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A landmark resurrected

Heligan: A Portrait of the Lost Gardens Tom Petherick, photographs by Melanie Eclare Weidenfeld & Nicolson, $29.95

September 23, 2004|Lili Singer

In his introduction, restoration project founder Tim Smit calls Heligan Manor -- an abandoned and mysterious Cornwall estate with legendary gardens -- "our Sleeping Beauty" that "shrugged off its blanket of decay." Richly illustrated and passionately penned, this chronicle of Heligan's rediscovery and rebirth proves the power of community and the resilience of plants.

Working from photographs and shared memory, local citizens, including the author and photographer, spurred Heligan's restoration -- the largest of its kind in Europe's history -- and captured the heart of British gardeners.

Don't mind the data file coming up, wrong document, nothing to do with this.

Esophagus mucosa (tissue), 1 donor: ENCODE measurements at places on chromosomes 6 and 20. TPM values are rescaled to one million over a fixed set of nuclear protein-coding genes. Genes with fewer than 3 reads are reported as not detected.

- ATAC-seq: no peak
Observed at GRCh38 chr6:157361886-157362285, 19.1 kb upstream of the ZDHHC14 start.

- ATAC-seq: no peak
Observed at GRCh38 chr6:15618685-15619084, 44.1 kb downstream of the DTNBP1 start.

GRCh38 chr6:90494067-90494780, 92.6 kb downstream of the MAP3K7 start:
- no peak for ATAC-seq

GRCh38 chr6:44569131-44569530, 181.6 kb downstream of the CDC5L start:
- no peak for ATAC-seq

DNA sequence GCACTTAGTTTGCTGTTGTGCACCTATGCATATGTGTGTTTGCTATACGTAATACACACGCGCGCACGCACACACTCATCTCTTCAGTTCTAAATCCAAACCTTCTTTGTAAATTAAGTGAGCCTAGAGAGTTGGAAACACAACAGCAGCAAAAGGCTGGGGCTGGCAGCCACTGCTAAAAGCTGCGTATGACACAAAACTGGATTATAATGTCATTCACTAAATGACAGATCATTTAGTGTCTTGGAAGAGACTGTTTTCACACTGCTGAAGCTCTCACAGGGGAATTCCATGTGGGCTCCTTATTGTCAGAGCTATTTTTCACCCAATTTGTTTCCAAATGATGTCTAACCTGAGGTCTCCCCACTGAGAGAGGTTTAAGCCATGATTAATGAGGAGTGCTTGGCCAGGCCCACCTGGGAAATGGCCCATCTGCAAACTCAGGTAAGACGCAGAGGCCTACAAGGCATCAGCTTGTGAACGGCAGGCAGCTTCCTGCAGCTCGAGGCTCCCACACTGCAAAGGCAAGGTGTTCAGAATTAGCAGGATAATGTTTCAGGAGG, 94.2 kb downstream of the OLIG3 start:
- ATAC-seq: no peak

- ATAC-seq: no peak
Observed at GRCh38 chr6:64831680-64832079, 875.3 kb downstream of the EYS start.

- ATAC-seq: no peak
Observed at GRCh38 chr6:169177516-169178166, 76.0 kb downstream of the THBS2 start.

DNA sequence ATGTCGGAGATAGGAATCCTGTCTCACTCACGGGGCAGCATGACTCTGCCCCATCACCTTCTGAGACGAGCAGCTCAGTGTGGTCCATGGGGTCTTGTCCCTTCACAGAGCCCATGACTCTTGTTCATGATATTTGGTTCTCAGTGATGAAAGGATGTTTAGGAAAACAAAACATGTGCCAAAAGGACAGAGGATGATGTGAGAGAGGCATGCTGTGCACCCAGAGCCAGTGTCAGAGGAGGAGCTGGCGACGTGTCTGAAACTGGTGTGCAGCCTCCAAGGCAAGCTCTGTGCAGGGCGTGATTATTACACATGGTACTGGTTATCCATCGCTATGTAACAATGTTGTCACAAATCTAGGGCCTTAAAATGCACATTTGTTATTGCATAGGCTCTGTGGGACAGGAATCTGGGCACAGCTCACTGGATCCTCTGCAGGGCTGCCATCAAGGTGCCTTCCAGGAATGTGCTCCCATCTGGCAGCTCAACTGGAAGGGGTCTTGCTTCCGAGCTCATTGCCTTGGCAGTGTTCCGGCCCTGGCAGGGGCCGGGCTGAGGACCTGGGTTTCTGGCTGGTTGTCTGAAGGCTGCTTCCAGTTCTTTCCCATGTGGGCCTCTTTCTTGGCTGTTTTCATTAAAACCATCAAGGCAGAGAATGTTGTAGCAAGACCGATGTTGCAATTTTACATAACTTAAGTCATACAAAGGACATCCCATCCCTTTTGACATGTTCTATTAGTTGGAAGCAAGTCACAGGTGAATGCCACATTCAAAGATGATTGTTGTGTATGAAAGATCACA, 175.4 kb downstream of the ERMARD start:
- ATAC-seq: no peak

Ten years on, the once-decrepit landscape brims with organically grown vegetables and glasshouse fruits; flowers for cutting; Alpine, Italian and New Zealand gardens; and a rescued primeval jungle thick with exotic tree ferns, bamboos, palms and gunneras, which have leaves the size of patio umbrellas. (This pocket of southwestern England is surprisingly sheltered and relatively warm.)

The book's final section describes "the Wider Heligan" surrounding acreage, which harbors rare-breed livestock, orchards and a bird sanctuary. Returned to 19th century glory, lovingly documented and now open to the public, the gardens at Heligan are gorgeous, self-sustaining and an asset to the countryside, just as they were then.



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